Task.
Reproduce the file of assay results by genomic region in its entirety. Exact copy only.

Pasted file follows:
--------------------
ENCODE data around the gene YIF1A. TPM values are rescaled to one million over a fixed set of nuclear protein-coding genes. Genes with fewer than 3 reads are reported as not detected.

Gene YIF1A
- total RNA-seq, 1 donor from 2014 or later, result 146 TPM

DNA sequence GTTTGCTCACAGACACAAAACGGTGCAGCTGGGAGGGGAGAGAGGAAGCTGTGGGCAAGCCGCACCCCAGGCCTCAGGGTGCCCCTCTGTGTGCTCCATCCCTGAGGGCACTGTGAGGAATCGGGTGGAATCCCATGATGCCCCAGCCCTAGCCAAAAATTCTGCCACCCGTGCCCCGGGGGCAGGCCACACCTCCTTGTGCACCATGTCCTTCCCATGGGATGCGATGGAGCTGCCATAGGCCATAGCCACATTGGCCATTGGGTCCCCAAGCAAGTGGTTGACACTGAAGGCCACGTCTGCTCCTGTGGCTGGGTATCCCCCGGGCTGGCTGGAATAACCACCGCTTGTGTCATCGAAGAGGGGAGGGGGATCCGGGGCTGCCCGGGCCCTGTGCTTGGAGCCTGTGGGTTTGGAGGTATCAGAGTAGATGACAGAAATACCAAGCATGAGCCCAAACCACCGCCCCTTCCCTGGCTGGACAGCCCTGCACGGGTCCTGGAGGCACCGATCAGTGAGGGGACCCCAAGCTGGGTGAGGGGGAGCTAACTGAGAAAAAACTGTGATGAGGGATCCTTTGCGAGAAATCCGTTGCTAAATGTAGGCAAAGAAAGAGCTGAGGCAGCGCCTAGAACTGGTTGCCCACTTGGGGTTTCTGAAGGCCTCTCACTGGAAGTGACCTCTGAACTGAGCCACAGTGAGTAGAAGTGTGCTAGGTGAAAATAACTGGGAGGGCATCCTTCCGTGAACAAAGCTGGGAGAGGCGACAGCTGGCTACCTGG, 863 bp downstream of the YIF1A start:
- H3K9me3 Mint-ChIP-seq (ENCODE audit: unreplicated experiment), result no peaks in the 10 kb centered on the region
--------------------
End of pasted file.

ENCODE data around the gene YIF1A. TPM values are rescaled to one million over a fixed set of nuclear protein-coding genes. Genes with fewer than 3 reads are reported as not detected.

Gene YIF1A
- total RNA-seq, 1 donor from 2014 or later, result 146 TPM

DNA sequence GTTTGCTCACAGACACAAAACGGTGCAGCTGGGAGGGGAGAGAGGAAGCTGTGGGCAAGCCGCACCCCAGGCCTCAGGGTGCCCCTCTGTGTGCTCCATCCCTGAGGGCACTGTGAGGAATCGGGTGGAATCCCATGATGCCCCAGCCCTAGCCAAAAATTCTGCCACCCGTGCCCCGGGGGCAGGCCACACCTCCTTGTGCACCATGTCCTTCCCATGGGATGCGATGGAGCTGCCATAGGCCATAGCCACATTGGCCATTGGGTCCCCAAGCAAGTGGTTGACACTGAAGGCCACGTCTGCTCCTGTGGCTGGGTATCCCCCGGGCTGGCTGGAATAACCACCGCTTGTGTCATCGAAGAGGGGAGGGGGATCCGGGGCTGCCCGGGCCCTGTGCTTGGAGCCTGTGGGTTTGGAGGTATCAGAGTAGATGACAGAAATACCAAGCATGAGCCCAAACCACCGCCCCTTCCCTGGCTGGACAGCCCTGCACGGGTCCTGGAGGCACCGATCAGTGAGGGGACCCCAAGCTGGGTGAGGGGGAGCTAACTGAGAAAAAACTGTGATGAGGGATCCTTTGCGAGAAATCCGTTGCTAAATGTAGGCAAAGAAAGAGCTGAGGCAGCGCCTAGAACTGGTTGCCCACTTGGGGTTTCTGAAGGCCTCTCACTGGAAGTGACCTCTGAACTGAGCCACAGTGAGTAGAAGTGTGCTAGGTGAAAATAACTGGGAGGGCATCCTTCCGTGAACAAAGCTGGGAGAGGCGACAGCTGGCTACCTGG, 863 bp downstream of the YIF1A start:
- H3K9me3 Mint-ChIP-seq (ENCODE audit: unreplicated experiment), result no peaks in the 10 kb centered on the region